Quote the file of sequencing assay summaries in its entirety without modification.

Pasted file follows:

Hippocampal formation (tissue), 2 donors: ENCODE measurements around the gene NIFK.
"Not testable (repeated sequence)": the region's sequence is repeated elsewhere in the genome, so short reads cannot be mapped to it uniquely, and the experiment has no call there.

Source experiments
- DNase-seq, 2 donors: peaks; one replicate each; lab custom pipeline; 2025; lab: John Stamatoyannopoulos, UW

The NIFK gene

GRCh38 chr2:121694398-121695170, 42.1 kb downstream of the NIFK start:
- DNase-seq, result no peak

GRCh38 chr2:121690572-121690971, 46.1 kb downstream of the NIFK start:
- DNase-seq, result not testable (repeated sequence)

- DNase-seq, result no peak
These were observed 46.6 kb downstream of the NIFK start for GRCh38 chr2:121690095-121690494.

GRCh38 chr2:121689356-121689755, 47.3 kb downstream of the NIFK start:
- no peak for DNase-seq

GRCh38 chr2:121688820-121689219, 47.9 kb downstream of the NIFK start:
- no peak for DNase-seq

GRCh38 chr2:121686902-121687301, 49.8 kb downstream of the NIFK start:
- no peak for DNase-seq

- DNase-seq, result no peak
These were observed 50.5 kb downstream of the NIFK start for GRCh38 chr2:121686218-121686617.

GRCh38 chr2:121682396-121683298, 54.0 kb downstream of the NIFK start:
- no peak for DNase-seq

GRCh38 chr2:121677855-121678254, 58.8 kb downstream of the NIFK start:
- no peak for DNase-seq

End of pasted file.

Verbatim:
Hippocampal formation (tissue), 2 donors: ENCODE measurements around the gene NIFK.
"Not testable (repeated sequence)": the region's sequence is repeated elsewhere in the genome, so short reads cannot be mapped to it uniquely, and the experiment has no call there.

Source experiments
- DNase-seq, 2 donors: peaks; one replicate each; lab custom pipeline; 2025; lab: John Stamatoyannopoulos, UW

The NIFK gene

GRCh38 chr2:121694398-121695170, 42.1 kb downstream of the NIFK start:
- DNase-seq, result no peak

GRCh38 chr2:121690572-121690971, 46.1 kb downstream of the NIFK start:
- DNase-seq, result not testable (repeated sequence)

- DNase-seq, result no peak
These were observed 46.6 kb downstream of the NIFK start for GRCh38 chr2:121690095-121690494.

GRCh38 chr2:121689356-121689755, 47.3 kb downstream of the NIFK start:
- no peak for DNase-seq

GRCh38 chr2:121688820-121689219, 47.9 kb downstream of the NIFK start:
- no peak for DNase-seq

GRCh38 chr2:121686902-121687301, 49.8 kb downstream of the NIFK start:
- no peak for DNase-seq

- DNase-seq, result no peak
These were observed 50.5 kb downstream of the NIFK start for GRCh38 chr2:121686218-121686617.

GRCh38 chr2:121682396-121683298, 54.0 kb downstream of the NIFK start:
- no peak for DNase-seq

GRCh38 chr2:121677855-121678254, 58.8 kb downstream of the NIFK start:
- no peak for DNase-seq